On Nov. 28, ANR will again participate in #GivingTuesday, a global day of giving, powered by our social networks. Celebrated on the Tuesday after Thanksgiving, #GivingTuesday kicks off the charitable season. For ANR, Giving Tuesday is an opportunity to raise funds for UC Cooperative Extension county programs, research and extension centers and statewide programs. As a result of the ongoing effects of the drought, recent wildfires and persistent pockets of poverty, California's needs in the coming year will be great, and year-end giving is an opportunity for donors to assist.
“UC Cooperative Extension professionals have a deep passion for their work and a dedication to the communities they serve. While most deliver their research and programs quietly every day, it is especially incredible to witness their response to disaster; for example, recent wildfires saw local UCCE offices responding immediately with vital information for coping with the fires, care for livestock and pets, as well as service in food banks and other volunteer needs,” said VP Glenda Humiston.
UC Cooperative Extension staff and 4-H members helped rescue livestock in Sonoma County as people evacuated. The UC Master Gardener Program connected volunteers throughout the state who wanted to provide relief to the 17 UC Master Gardener volunteers who lost their homes in Solano County.
“UC Master Gardener volunteers are true to their generous nature and have offered tremendous support to fellow volunteers who have lost homes in the fires. With compassionate hearts, they have offered lodging, supplies and words of support,” said Missy Gable, UC Master Gardener Program director. “In the future, we will look to replant what was lost and find healing in the care and establishment of new landscapes and wild spaces.”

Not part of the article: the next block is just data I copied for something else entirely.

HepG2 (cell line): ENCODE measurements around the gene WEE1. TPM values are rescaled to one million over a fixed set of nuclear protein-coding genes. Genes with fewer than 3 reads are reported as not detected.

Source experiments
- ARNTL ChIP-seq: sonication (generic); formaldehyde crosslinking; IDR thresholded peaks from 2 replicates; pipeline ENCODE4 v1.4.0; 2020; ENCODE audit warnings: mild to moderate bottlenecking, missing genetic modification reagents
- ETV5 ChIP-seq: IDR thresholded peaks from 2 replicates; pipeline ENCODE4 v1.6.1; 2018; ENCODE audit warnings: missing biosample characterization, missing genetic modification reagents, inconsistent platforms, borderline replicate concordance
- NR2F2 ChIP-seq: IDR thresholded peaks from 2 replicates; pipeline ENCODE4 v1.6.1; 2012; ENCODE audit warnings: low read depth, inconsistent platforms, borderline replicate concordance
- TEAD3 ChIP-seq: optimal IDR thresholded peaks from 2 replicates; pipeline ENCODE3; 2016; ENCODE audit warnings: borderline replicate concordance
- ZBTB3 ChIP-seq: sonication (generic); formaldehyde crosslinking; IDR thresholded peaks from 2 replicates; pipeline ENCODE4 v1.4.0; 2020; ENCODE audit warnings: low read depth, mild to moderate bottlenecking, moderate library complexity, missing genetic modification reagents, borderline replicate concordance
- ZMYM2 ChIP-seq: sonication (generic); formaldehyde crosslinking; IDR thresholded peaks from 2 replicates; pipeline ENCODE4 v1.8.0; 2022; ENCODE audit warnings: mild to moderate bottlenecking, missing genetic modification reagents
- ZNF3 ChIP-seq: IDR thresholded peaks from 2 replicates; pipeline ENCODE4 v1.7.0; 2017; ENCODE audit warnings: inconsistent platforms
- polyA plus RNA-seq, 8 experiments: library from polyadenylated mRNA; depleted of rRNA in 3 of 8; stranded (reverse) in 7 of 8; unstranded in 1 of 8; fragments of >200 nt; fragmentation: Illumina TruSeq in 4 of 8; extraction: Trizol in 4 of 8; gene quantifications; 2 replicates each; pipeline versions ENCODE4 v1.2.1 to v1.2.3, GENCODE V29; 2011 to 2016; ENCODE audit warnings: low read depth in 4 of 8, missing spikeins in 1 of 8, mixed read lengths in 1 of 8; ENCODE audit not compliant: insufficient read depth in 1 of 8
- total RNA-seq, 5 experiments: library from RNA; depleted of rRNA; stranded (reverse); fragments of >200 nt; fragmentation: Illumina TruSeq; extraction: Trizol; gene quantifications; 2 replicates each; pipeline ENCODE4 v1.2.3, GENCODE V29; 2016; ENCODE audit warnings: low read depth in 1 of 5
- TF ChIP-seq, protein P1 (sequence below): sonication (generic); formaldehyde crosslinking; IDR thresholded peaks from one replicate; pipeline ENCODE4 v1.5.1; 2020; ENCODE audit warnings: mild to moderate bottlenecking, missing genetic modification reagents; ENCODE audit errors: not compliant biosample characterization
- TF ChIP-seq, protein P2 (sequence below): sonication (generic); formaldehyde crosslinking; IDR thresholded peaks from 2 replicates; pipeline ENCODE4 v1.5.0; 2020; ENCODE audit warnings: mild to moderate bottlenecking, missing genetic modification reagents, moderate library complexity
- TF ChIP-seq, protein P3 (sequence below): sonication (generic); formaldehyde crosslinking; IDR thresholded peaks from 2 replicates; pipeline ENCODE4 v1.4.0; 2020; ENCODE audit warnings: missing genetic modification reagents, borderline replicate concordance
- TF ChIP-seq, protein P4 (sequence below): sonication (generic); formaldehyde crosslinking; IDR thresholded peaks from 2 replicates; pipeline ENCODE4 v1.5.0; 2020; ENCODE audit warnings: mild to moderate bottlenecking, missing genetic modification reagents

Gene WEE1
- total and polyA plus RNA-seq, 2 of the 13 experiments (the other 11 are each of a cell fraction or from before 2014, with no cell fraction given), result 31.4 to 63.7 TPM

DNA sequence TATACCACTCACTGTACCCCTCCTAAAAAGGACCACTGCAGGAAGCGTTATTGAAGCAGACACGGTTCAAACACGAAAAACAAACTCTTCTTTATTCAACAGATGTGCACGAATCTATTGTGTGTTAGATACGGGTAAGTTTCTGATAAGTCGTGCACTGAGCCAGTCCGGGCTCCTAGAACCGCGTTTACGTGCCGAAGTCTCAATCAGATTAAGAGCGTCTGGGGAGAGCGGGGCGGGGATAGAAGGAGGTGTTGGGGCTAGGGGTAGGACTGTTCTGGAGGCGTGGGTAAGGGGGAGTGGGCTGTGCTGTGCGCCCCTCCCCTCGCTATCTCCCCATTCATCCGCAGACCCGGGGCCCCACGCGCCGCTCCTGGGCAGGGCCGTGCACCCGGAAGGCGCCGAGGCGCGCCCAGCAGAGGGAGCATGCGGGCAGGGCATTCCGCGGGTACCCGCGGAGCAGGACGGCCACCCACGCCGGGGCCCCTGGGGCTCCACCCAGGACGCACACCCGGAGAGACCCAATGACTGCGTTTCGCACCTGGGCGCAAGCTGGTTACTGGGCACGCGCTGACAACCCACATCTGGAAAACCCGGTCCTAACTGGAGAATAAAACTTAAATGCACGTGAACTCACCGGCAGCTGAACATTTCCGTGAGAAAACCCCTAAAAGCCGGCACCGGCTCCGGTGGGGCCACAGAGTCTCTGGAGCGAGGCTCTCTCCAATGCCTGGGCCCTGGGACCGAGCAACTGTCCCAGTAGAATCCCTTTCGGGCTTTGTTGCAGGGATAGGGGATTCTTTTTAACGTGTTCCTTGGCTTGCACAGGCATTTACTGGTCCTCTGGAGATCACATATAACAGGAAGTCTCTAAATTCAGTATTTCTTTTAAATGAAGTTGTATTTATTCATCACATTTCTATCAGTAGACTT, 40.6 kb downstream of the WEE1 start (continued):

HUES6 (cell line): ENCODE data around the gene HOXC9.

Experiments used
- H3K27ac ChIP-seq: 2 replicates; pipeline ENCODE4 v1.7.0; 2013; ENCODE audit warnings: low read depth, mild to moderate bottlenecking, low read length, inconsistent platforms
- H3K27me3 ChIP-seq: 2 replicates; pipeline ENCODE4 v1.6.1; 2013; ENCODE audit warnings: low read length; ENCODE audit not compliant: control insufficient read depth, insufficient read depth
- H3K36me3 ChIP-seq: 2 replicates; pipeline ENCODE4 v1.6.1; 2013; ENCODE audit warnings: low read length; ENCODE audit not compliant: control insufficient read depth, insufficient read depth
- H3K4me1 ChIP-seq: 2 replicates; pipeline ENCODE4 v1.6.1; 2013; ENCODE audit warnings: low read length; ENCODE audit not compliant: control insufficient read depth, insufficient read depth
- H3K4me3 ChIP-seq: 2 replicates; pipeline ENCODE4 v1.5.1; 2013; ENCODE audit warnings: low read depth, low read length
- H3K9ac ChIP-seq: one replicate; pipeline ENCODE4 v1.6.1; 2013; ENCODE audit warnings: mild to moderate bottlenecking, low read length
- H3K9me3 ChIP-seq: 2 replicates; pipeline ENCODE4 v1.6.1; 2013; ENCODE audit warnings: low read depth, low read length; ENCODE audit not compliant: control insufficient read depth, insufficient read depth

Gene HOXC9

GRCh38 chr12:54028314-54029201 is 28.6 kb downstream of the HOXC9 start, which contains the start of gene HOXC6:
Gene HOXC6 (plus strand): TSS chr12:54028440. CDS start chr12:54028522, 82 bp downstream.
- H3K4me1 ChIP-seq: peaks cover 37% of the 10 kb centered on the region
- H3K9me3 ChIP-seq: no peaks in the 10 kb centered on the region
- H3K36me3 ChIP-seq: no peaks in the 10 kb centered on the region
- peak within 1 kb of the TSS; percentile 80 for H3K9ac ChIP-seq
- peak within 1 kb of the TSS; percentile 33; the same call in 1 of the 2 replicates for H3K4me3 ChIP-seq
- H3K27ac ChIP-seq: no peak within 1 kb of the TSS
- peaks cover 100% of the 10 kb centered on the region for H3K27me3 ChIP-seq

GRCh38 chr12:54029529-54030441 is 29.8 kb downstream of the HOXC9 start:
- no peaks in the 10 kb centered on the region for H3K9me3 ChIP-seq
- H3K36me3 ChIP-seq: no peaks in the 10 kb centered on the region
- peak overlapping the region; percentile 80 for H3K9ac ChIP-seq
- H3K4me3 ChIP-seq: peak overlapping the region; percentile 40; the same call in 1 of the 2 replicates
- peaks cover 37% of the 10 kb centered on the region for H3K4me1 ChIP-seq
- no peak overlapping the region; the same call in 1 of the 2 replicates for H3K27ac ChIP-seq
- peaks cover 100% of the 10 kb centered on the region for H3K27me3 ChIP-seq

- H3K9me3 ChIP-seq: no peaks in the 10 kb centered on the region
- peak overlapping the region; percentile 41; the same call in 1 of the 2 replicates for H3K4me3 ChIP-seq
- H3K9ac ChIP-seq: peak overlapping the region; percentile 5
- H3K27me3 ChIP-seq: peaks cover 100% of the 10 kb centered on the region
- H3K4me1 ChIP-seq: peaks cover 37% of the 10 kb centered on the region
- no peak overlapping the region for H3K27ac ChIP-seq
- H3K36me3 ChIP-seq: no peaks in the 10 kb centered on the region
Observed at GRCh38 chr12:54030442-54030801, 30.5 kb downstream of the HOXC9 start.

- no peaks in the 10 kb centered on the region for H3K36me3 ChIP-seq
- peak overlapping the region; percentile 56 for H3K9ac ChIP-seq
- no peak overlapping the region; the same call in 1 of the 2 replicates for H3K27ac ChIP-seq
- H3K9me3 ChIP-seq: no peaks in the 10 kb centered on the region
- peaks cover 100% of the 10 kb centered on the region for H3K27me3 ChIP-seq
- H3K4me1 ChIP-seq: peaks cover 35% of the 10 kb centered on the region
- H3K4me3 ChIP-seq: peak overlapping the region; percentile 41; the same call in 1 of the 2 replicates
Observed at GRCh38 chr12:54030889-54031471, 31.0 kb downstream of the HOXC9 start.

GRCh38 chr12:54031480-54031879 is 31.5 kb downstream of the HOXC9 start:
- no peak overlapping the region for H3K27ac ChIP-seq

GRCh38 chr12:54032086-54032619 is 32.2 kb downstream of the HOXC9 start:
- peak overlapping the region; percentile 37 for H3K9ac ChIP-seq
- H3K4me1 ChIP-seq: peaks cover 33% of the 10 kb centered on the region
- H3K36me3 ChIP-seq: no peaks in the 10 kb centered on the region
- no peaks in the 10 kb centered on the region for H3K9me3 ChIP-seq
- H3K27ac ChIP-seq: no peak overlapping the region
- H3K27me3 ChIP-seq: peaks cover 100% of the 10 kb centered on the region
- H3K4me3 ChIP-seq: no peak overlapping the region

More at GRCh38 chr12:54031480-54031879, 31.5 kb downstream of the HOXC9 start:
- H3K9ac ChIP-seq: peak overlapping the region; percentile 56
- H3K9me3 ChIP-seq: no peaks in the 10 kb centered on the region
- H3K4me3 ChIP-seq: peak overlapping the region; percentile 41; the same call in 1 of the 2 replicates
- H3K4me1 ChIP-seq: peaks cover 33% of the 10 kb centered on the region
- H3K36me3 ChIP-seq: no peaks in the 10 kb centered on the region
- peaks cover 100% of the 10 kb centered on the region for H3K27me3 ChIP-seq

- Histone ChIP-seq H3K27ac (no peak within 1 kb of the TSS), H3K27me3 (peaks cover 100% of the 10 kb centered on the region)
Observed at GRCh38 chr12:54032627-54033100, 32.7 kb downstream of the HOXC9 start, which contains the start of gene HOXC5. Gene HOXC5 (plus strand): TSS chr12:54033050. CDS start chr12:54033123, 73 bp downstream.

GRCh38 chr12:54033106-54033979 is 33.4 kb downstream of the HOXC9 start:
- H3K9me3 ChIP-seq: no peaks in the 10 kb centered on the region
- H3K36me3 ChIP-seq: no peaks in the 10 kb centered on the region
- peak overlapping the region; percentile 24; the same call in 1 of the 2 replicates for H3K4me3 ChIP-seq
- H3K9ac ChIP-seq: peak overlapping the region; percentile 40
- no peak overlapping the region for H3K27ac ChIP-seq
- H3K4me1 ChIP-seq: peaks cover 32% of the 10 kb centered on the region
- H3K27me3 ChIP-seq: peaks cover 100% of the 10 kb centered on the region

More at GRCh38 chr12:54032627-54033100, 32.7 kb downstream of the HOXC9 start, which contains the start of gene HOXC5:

“Giving Tuesday gives us an opportunity to talk about our research and outreach to enhance food systems and create thriving communities, as well as all the other positive things everyone in ANR is doing to make life better for Californians,” Humiston said.
For UC ANR stakeholders, Giving Tuesday presents an opportunity to support the many programs and services that strengthen California communities each day and more importantly, during times of crisis. Last year, over $64,000 was raised on Giving Tuesday to support UC ANR programs including the 4-H Youth Development Program and UC Master Gardener Program.
“Last year, the 4-H Foundation recorded a 430 percent increase in donations over the previous fiscal year, raising over $30,000 in one day from 37 counties!” said Mary Ciricillo, director of annual giving for UC ANR. This was due in large part to a match challenge from an anonymous donor.
“This year, I'm excited to share that we will have two match challenge funds. One supporting the California 4-H Foundation and one for all UC ANR.” said Ciricillo.
A website is being created with links to all of ANR's programs, Research and Extension Centers and UCCE offices: ucanr.edu/givingtuesday. It invites donors to designate programs or locations to which they wish to donate.
As of Nov. 1, the website will contain a toolkit for county offices and programs to participate. It will include:
- A customizable letter to send to stakeholders
- Templates for “unselfies.” Donors may take photos of themselves holding an unselfie sign and share on social media how they are giving.
- Sample tweets and social media posts
- Sample thank you note